Youth consistently identify conflict with their parents as the primary reason for their homelessness (Whitbeck et al., 2002; Robertson & Toro, 1999), and they tend to report more family conflict than their peers who are housed (Toro & Goldstein, 2000; Wolfe, Toro, & McCaskill, 1999). These conflictst end to reflect longstanding patterns rather than problems that arise just before youth leave home (Smollar, 1999). Conflicts related to step-parent relationships, sexual activity, pregnancy, sexual orientation, school problems, and alcohol or drug use seem to be the most common (Owen et al., 1998; Robertson & Toro, 1999; Whitbeck & Hoyt, 1999).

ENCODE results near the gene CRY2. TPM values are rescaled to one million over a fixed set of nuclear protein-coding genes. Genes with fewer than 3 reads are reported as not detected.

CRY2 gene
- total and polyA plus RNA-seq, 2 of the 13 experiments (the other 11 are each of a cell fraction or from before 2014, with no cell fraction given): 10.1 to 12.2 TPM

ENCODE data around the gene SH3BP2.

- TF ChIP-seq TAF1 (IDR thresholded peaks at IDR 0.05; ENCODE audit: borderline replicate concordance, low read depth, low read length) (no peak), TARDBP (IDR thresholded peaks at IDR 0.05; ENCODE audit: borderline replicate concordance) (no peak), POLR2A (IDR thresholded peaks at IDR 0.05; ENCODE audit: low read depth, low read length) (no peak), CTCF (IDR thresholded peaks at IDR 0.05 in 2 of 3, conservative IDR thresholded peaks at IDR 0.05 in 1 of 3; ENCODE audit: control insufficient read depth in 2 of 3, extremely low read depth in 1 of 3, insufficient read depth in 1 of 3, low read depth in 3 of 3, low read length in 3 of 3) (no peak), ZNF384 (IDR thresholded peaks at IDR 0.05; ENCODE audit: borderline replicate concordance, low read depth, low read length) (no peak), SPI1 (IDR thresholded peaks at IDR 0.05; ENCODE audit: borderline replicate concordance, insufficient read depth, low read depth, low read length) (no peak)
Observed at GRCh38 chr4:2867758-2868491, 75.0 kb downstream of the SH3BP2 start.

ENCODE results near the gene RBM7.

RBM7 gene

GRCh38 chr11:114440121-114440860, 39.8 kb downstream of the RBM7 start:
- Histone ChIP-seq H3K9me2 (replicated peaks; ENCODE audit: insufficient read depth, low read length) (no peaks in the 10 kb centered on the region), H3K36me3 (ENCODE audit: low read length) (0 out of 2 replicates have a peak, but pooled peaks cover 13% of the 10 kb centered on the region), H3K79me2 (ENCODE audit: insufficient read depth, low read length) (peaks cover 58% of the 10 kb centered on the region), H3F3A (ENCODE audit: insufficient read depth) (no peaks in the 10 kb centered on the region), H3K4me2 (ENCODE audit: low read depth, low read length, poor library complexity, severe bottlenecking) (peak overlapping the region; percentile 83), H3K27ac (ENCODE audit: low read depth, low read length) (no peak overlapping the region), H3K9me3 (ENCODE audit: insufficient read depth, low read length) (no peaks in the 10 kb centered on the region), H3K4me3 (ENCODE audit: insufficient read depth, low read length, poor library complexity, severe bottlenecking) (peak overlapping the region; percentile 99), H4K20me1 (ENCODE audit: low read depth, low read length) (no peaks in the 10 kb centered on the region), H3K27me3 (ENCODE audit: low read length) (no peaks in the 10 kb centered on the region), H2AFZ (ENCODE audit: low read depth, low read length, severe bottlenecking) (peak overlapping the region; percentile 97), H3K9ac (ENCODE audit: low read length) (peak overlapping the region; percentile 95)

In addition to family conflict, many homeless youth have experienced child abuse and/or neglect (Boesky, Toro, & Wright, 1995; Molnar et al., 1998; Powers, Eckenrode, & Jacklitsh, 1990; Robertson, 1989; Rotherman-Boruset al., 1996; Rothman & David, 1985; Ryan et al., 2000; Tyler et al.,2001; Unger et al., 1998; Yates et al., 1988). In fact, homeless youth often cite physical or sexual abuse as their reason for leaving home (Robertson, 1989). Although the percentage of homeless youth who report a history of maltreatment varies widely across studies, research using comparison groups has found that homeless youth are more likely to have been abused and/or neglected than their peers who are housed (Wolfe, Toro, & McCaskill,1999). This may also explain why homeless youth are more likely to have been verbally and physically aggressive toward their parents compared to their housed peers (Toro & Goldstein, 2000). That is, their aggression may be in response to parental aggression directed at them (Haber & Toro, 2003).